Media Release 24 April 2023
“A sad day.”
That’s how Jill Ovens, the co-leader of MERAS (the Midwives’ union) is describing the news today that St George’s Hospital maternity service is closing.
The maternity contract between St George’s and Te Whatu Ora will not be renewed at the end of June.
St George’s currently provides the only *primary birthing unit in Christchurch, with the nearest alternative half an hour away, by car. A new primary unit is set to open in the city at the end of the year.
“Ideally it would have been better for women to have access to a primary unit in the city until the end of the year but that is not to be,” says Ms Ovens. “There are other options but for Christchurch-based families, they are away from their community which is not ideal for women or midwives,” she says.
Last year a possible closure was announced due to staffing shortages, but staff, midwives, and young mothers rallied to keep the ward open in April presenting a 30,000 signature petition to the hospital’s chief executive Blair Roxborough. The decision deadline was extended as a result.
Jill Ovens says midwife staffing at St George’s has been at critical levels for the last few years which has restricted the number of beds available and resulted in women being turned away.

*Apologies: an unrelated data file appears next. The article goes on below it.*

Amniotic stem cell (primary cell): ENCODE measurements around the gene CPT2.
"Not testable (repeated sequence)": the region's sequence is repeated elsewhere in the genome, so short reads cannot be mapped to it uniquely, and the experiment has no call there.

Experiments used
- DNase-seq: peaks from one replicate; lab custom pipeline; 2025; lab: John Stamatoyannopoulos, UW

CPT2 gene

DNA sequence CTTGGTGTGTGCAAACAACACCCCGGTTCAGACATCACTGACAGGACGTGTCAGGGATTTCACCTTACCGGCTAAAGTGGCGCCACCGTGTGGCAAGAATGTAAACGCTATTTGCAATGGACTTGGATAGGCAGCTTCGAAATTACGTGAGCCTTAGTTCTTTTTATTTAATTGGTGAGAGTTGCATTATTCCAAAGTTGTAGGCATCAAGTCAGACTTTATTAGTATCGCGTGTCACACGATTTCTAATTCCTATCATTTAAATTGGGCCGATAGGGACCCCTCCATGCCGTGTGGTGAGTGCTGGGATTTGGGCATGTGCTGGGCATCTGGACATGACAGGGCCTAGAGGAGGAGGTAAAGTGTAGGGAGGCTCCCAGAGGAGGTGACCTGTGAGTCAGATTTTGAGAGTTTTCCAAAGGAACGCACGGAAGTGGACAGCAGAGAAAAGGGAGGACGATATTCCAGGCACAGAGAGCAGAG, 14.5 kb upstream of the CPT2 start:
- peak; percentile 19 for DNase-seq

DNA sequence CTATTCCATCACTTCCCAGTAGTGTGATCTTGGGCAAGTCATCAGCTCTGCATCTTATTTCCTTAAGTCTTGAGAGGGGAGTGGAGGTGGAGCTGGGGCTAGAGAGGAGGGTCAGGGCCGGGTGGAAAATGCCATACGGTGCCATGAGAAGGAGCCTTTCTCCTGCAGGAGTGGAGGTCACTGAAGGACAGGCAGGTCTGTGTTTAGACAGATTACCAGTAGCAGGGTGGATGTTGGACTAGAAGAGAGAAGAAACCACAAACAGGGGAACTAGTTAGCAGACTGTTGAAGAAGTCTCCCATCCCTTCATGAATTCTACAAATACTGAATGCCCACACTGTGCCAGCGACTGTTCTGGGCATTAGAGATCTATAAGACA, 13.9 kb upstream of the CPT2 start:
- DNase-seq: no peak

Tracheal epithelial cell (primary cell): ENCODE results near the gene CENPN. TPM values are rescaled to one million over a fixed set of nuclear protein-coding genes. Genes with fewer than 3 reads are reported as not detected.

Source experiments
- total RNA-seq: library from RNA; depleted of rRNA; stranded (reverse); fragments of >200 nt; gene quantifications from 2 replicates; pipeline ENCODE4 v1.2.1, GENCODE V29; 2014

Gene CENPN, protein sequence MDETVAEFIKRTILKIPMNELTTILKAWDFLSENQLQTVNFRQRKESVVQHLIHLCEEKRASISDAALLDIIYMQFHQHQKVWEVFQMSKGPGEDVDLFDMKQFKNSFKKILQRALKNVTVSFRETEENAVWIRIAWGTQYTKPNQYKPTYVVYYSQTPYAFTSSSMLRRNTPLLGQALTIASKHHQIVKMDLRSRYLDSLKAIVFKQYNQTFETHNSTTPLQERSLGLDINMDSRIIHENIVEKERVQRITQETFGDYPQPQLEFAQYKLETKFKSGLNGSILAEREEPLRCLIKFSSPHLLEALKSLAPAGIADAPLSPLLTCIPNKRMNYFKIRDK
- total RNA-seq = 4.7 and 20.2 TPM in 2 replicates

“St George’s maternity hasn’t been providing a reliable service because of workforce pressures. There needs to be two midwives on each shift to be fully staffed and that has been a challenge,” she says.
The decision today shouldn’t have anyone pointing fingers at Te Whatu Ora or St George’s, Ms Ovens believes.
“The issues are more broadly entrenched across the maternity and health sector, and Aotearoa is reaping what has been sown.”
Ovens is referring to the ongoing workforce stresses combined with the slow recognition of midwives’ skills and value which has seen glacial progress in pay parity negotiations, amongst other things.
“Had those who can make the difference been courageous enough to sort multiple issues out when they were first apparent a decade ago, I don’t think we would be in the challenging situation we are now,” she says.
Occupancy in the maternity unit has reportedly dropped 41% in last 12 months.
“Perhaps because of a lack of surety around beds being available, midwives have not been bringing women to St George’s to birth. We really need to rethink how we ensure maternity services are supported better, to provide women with the choices they are entitled to,” says Jill Ovens.
* Primary birthing units provide a “home away from home” environment and are a good option for women with uncomplicated pregnancies. Like home birth, women who choose a Primary Maternity Unit are more likely to have a vaginal birth and are less likely to require medical interventions.
-Ends- For more information please contact Jill Ovens on 021 598 530